December 24, 2019

Your aging parents are changing. How to have those tough conversations about independent living, personal care, and nursing home care.

The Senior Care Experts at Ecumenical Retirement Community

The last time you visited mom and dad, everything seemed ok. Dad was still tinkering in the garage with small woodworking projects and doing his outside chores. Mom was involved in everyday activities like cooking and baking and performing light chores around the house as well as getting together with her weekly bridge group.

But this time, at our holiday get together, things seemed a little different. Nothing too out of the ordinary – just small changes. Mom forgot the name of a very close friend. Dad repeated the same story throughout the day. The house didn’t look as tidy as it usually does.

Sound like a familiar story? This holiday season, many adult children will find themselves asking the same question – when it the right time to start talking to aging parents about their future? According to Psychology Today, it’s never too early to start the conversation. Having a plan that includes key talking points ahead of time, may make the conversation flow more smoothly.

One of the first, and perhaps most important points to remember, is that change isn’t easy for anyone at any age. As an adult child, parent/child roles have reversed. Opening up the conversation early in their retirement can start with a simple question. Have you considered where you will live throughout retirement? Asking a question is a respectful way of learning their thoughts or intentions for their future. It also helps them to feel in control of their next steps.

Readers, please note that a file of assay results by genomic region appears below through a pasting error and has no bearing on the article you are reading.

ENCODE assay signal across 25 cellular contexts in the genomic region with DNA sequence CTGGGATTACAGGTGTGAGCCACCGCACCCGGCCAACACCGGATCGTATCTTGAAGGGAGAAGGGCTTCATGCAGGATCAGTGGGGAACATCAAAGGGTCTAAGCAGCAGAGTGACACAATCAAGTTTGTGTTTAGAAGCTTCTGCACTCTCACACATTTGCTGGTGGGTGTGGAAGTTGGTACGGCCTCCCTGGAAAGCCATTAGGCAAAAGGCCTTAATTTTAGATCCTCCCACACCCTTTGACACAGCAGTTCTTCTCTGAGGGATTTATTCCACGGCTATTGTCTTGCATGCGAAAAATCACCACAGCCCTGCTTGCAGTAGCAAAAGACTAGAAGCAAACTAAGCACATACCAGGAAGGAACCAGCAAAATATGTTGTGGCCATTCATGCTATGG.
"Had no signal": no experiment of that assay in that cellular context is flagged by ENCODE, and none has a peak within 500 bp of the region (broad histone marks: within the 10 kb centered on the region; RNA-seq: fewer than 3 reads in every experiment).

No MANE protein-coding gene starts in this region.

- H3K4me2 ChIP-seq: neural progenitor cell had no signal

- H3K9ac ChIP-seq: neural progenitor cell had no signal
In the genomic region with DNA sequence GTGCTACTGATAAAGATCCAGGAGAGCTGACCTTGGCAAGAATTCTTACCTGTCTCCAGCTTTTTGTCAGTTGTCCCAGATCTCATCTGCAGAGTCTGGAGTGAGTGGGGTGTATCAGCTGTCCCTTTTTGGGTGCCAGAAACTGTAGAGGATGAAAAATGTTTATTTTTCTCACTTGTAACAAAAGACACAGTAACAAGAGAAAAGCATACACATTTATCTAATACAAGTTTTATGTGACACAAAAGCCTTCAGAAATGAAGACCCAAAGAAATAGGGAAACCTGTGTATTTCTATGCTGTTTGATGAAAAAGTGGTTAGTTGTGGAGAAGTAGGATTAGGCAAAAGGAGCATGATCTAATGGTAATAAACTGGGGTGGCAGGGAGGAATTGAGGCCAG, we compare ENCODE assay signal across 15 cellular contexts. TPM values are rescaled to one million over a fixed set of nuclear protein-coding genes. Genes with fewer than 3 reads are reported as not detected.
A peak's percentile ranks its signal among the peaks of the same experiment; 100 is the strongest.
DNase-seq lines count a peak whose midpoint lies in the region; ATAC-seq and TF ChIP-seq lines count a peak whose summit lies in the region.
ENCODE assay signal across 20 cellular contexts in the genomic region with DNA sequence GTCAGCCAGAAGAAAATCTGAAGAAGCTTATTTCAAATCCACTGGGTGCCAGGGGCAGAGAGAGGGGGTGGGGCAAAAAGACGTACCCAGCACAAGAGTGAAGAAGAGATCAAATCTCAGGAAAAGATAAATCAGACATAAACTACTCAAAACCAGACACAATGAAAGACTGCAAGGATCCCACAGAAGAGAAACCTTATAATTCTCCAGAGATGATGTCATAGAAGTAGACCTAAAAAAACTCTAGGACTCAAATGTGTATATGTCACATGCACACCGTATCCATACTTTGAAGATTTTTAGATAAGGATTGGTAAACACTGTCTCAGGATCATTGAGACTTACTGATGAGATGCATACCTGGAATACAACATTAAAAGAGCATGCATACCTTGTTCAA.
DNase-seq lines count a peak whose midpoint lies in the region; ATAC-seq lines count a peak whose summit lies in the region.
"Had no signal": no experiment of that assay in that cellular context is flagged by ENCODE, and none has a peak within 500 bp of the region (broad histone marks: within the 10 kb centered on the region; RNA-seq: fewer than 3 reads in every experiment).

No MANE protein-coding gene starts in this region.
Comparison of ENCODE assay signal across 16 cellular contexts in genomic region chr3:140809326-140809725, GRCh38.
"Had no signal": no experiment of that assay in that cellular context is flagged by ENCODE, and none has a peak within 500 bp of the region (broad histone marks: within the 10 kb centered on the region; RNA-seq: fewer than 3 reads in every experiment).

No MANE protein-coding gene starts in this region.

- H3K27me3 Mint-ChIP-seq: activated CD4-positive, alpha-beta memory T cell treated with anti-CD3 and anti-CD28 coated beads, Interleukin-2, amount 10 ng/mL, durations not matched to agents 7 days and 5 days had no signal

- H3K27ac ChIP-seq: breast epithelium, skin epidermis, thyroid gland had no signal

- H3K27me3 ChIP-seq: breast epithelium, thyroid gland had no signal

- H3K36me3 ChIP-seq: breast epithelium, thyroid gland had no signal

Exercising patience with elderly parents is key with topics that relate to change. Sensitive conversations require patience and a clear understanding from both adult children and parents that life decisions of this magnitude and emotion are not made during one conversation. Be prepared for resistance or denial from your parents. Expressing a sense of empathy and compassion will let them know that you are on their side and that they have a voice in this decision.

It can help to do some homework ahead of time and consult with a senior living community. With so many affordable retirement communities and senior living options available, gathering a little knowledge can go a long way in answering some immediate questions for aging parents. Having an open conversation about what’s important to parents can help dispel some of the misperceptions about independent retirement living. Senior living communities have tremendous experience with what makes their residents happy and comfortable.

Try to be open-minded and listen carefully to your parents in the planning process. When roles are reversed and the adult child becomes responsible for helping to guide their parents’ decisions through retirement, parents still want to feel respected and believe they are in control and have the ability to age with dignity and respect.

If you have questions about how a retirement community can help or are considering a central Pennsylvania retirement home for you or a loved one, we hope you will contact us to learn more about Ecumenical Retirement Community. We offer an independent living community and a personal care home, as well as memory support services and physical support services. We would be glad to schedule a visit for you.

2 responses to “Your aging parents are changing. How to have those tough conversations about independent living, personal care, and nursing home care.”


    It is a small world at Ecumenical. Actually, it may be more accurate to say it is a friendly world.

    More people are coming here making new friends.Happily, they are meeting up with old friends too.

    Ecumenical has many activities. Increasingly, they are resident-led.

    Ecumenical is on the move and you can be too.

    • The Senior Care Experts at Ecumenical Retirement Community says:

      Ms. Lightner,

      Thank you for your kind remarks and thoughts. We love having you as a resident!

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